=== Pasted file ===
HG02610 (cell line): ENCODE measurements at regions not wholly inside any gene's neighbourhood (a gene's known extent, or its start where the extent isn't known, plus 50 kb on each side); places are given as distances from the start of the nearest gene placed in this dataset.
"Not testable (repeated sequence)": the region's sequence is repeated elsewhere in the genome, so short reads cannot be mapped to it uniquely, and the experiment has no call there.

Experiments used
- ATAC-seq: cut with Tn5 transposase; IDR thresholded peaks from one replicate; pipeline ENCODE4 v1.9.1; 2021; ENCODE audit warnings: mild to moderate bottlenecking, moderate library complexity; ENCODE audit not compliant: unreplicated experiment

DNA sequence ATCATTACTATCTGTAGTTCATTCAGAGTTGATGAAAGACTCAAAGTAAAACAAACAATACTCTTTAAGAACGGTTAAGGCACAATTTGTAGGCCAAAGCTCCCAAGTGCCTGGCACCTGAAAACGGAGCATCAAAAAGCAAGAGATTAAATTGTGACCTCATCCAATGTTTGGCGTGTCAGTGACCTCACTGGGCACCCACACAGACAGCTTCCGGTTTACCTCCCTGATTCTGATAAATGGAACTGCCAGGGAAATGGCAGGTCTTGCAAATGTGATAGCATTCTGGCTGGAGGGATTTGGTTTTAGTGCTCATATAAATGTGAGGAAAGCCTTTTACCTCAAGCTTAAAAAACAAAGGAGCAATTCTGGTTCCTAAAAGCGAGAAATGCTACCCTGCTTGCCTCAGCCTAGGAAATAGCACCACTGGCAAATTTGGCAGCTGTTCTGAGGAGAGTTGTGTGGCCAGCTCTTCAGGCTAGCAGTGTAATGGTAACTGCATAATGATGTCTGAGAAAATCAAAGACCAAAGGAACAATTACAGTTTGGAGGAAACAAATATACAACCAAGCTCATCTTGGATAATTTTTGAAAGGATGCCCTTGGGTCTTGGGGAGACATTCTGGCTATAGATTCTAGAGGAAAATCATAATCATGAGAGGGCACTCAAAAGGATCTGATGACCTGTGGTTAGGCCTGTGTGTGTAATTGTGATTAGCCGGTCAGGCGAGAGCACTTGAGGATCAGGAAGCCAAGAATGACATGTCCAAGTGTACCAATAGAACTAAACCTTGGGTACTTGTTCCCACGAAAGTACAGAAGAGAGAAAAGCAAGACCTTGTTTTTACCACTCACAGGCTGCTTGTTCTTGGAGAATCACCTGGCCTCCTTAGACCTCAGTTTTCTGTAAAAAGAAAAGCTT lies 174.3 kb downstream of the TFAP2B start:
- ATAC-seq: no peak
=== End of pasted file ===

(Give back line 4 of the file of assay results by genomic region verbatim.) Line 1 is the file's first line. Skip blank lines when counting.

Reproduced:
- ATAC-seq: cut with Tn5 transposase; IDR thresholded peaks from one replicate; pipeline ENCODE4 v1.9.1; 2021; ENCODE audit warnings: mild to moderate bottlenecking, moderate library complexity; ENCODE audit not compliant: unreplicated experiment